- Responds well to drug, l-dopa. It increases the dopamine in the striatum. There are side effects- confusion is one.

39

What is postencephalitic parkinsonism?

- Some cases of PD were noted following viral encephalitis
- Parkinsonism usually refers to general clinical signs similar to what you see in PD

40

Degenerative diseases that cause Hypokinetic Dysarthria (2):

- Alzheimer’s Dz: may show some signs similar to PD.
- Pick’s Dz: dementia disease which may show PD symptoms

41

Vascular conditions that can cause Hypokinetic Dysarthria (2):

o Multiple strokes affecting basal ganglia may result in condition called “vascular parkinsonism”.
o Disorder called “cerebral hypoxia” related to lack of oxygen to cerebrum, due to various causes including carbon monoxide poisoning.

42

Toxic-metabolic conditions that can cause Hypokinetic Dysarthria:

- Antipsychotic drugs (neuroleptic) may block dopamine receptors and lead to hypokinetic dysarthric symptoms. - - This drug induced Parkinsonism symptoms usually disappear after the drug is removed.

*Always ask these patients if they are on any medications

43

Trauma that can cause Hypokinetic Dysarthria (3):

o Boxers with repeated head trauma can damage substania nigra – (Remember that it can also damage cerebellum and thus demonstrate ataxic problems.) If the substantia nigra is damaged you may get PD similarities. This is often called “punch drunk” encephalopathy. (Encephalopathy means any disease of the brain.)

o TBI – can result in PD like symptoms and hypokinetic dysarthria.

o A medical treatment for PD can actually worsen hypokinetic dysarthria - it is called stereotactic ventrolateral thalamotomy

44

What is a stereotactic ventrolateral thalamotomy?

- Done to stop severe tremors
- A surgical lesion is intentionally made in the thalamus to interrupt the control circuit from which the tremor comes. - Tremors are stopped but side effects may occur including dysarthria or worsening of existing dysarthria, aphasia and cognitive deficits

45

Infectious Diseases that can cause Hypokinetic Dysarthria:

Viral encephalitis resulting from such things as:
- measles
- mumps
- mononucleosis
- rabies

46

Patient Complaints (9):

1. Weak or quiet voice-difficulty being heard in noisy place

2. Too fast speech rate

3. Words are imprecise and flat in emotional tone

4. Hard to get speech started (Bradykinesia)

5. Some stuttering or repetitions (may be due to anxiety of speech problems)

6. Fatigue brings negative effect on speech (see this at night often after a day of talking).

7. Meds may help speech it if helps other PD symptoms

8. Swallowing, drooling problems

9. Stiff upper lip-due to rigidity problems

47

Nonspeech Clinical findings of Hypokinetic Dysarthria (7):

1. Look for mask like face, unsmiling, unblinking especially at rest, although facial movement during speech may also be lessened.

2. Reduced movements of chest and abdomen during breathing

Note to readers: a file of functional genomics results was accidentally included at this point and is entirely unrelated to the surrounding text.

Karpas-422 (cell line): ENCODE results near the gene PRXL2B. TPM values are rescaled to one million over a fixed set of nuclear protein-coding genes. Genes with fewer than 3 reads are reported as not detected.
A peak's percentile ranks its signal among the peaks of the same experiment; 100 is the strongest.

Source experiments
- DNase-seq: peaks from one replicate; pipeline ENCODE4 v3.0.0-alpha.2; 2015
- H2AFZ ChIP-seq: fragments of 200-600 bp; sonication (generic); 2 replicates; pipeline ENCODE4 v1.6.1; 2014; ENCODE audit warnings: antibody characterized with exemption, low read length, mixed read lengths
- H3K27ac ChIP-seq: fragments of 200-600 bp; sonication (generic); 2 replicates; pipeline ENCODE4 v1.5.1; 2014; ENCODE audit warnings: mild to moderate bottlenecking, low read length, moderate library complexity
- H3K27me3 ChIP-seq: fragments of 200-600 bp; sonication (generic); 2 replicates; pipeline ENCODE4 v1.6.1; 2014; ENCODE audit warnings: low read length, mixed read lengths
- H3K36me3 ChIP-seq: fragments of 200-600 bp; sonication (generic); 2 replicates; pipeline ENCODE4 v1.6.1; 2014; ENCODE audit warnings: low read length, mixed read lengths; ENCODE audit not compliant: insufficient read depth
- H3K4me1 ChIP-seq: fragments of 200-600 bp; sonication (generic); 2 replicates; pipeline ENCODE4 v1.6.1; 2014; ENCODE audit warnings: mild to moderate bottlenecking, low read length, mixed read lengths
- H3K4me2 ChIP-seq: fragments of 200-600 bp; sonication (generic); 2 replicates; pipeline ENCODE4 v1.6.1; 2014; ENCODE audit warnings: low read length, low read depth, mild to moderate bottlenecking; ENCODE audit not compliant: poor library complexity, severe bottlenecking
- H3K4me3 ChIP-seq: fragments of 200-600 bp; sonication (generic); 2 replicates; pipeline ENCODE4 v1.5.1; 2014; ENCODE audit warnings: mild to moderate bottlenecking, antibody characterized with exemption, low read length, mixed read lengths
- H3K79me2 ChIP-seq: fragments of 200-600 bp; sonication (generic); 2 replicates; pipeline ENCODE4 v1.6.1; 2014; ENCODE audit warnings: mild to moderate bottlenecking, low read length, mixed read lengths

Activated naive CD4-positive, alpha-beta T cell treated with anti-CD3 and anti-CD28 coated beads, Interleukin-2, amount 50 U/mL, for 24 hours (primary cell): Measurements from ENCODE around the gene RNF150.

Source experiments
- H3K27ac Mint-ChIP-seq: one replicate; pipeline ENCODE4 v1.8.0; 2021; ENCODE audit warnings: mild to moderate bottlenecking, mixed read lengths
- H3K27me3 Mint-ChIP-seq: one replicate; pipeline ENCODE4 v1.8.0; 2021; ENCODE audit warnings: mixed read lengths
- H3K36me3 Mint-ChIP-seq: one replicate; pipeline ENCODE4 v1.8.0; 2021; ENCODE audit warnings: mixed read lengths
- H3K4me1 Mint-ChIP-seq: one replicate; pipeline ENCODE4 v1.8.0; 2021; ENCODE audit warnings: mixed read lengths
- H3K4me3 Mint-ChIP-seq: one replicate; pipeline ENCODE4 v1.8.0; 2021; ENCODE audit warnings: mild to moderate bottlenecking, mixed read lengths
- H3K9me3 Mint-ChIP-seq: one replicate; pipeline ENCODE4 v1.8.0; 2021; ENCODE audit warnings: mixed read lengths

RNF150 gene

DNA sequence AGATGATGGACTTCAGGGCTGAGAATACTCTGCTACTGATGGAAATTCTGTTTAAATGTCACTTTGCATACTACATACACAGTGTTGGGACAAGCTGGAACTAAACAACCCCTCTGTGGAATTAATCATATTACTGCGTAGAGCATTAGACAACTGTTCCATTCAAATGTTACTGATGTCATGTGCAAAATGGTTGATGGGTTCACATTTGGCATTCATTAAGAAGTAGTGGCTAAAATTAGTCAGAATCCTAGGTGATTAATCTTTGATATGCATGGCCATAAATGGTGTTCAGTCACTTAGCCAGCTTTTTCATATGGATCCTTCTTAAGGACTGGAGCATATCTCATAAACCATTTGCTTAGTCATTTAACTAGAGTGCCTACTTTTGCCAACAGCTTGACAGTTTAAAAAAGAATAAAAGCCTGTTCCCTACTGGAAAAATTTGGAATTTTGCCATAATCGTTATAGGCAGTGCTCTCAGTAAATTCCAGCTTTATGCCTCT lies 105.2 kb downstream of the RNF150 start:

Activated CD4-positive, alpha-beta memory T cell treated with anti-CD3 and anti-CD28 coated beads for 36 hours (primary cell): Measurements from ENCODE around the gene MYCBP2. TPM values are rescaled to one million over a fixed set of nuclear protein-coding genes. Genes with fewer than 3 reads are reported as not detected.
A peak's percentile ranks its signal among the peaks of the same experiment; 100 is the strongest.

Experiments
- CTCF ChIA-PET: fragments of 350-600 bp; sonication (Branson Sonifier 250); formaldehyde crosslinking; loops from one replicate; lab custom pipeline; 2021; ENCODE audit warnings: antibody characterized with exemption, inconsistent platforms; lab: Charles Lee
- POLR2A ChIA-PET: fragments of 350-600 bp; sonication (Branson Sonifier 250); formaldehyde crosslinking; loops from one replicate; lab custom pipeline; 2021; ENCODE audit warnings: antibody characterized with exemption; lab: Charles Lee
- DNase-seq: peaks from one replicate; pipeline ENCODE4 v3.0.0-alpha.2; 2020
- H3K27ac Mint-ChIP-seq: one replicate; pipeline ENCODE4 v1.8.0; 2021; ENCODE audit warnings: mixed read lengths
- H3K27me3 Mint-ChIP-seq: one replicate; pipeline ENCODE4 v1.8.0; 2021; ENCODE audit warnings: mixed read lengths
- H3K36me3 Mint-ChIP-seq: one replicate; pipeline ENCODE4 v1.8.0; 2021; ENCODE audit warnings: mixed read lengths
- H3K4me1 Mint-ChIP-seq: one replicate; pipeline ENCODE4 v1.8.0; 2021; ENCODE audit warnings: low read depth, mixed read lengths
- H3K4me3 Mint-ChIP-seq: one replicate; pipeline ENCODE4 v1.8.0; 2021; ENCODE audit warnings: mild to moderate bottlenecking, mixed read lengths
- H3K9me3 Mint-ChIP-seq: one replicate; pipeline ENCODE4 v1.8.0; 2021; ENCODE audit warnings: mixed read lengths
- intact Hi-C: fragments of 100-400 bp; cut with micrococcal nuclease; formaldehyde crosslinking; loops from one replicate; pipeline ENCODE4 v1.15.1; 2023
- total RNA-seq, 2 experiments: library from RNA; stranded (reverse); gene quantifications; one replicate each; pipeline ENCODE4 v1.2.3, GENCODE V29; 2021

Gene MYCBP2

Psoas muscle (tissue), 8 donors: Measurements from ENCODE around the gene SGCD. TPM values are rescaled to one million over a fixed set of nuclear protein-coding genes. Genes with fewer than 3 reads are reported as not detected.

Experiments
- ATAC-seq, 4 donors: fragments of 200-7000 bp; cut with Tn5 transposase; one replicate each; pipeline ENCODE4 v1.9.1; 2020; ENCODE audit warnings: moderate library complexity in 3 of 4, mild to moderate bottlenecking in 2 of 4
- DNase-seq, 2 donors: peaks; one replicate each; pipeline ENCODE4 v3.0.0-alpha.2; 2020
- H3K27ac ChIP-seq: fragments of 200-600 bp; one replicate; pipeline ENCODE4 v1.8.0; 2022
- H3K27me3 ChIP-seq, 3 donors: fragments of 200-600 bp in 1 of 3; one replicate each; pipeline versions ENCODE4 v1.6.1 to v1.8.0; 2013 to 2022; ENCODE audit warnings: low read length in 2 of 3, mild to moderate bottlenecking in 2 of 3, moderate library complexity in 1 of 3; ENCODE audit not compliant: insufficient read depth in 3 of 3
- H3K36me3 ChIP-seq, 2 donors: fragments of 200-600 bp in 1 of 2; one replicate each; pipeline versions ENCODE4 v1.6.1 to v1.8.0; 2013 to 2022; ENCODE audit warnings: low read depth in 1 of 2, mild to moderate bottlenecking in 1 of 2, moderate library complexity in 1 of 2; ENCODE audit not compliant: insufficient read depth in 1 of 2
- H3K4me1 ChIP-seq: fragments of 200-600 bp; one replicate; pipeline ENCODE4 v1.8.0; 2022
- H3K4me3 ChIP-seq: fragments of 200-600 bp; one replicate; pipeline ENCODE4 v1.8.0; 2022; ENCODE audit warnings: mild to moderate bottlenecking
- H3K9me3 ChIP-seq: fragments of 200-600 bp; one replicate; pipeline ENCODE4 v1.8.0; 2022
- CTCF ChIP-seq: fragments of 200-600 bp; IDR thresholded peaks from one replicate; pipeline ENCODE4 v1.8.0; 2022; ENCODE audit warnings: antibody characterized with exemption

3. Patient may not swallow enough and thus cause drooling due to too much saliva accumulating.

4. Head turn may not accompany eye movement to look for something on the periphery.

5. Tremor of jaw and lips at rest or in opening and retracting lips. Tongue may have tremors on protrusion or at rest in mouth.

6. May have normal size, strength and symmetry of jaw, face and tongue.

7. Flat affect – restricted, unemotional facial affect (no facial expression) which may not reflect patient’s emotional state

48

Speech Clinical Findings with hypokinetic dysarthria (2):

• Assess through conversation, reading, AMRs and vowel prolongation.

• AMRs may be slow to start and throughout or they can be slow to start and become very rapid even to the point of blurring

49

Speech characteristics with hypokinetic dysarthria (12):

o Monopitch & monoloudness
o Reduced loudness
o Reduced stress (due to difficulty in making it loud)
o **Short rushes of speech
o Overall increased rate of speech – not the same as short rushes of speech
o Harsh/breathy voice quality
o Imprecise consonants
o Difficulty initiating speech (Bradykinesia)
o Rapid or blurred AMRs
o Inappropriate silences (b/c of Bradykinesia)
o Occasional tremor on vowel prolongation
o Palilalia

50

What is Palilalia?

*pathological reiterative utterances (type of studdering)

- hypokinetic dysarthria is the only dysarthia which has palilalia, but it is seen in other neurological diseases.

- pathological repetition of words or utterances getting quicker as they go – a compulsive not controllable repetition.

- Example, “what’s that, what’s that, etc.”

- different from perseveration, because in perseveration there is an intervening stimulus (stimulous changes) and in palilalia there is not

51

Best distinguishing speech features (6):

o Fast rate
o Short rushes of speech
o Reduced stress
o Monopoitch & monoloudness
o Inappropriate silences
o Breathiness

52

Which dysarthria(s) can rapid rate be heard?

Only Hypokinetic
* but not all hypokinetic dysarthrias demonstrate fast speech

53

what is the most prominent speech features of hypokinetic dysarthria?

prosody

54

What are some differentiating characteristics of hypokinetic dysarthria & flaccid dysarthria (3):

1 Breathiness heard in both but is worse in flaccid dysarthria, Breathiness is not the others dysarthrias

2 Flaccid dysarthria is rougher sounding and is usually louder than hypokinetic dysarthria

3 People with hypokinetic dysarthia can produce AMRs for a long time and people with FD cannot.

55

Do ppl with Parkinson's tend to speak soft of loudly?

Soft. And when we they are talking at a normal amplitude, they feel like they are shouting

56

What is a pacing board?

Patient taps on the board with their hand as they speak.
Meant to slow down the speech
Works well for some Parkinson's patients and not for others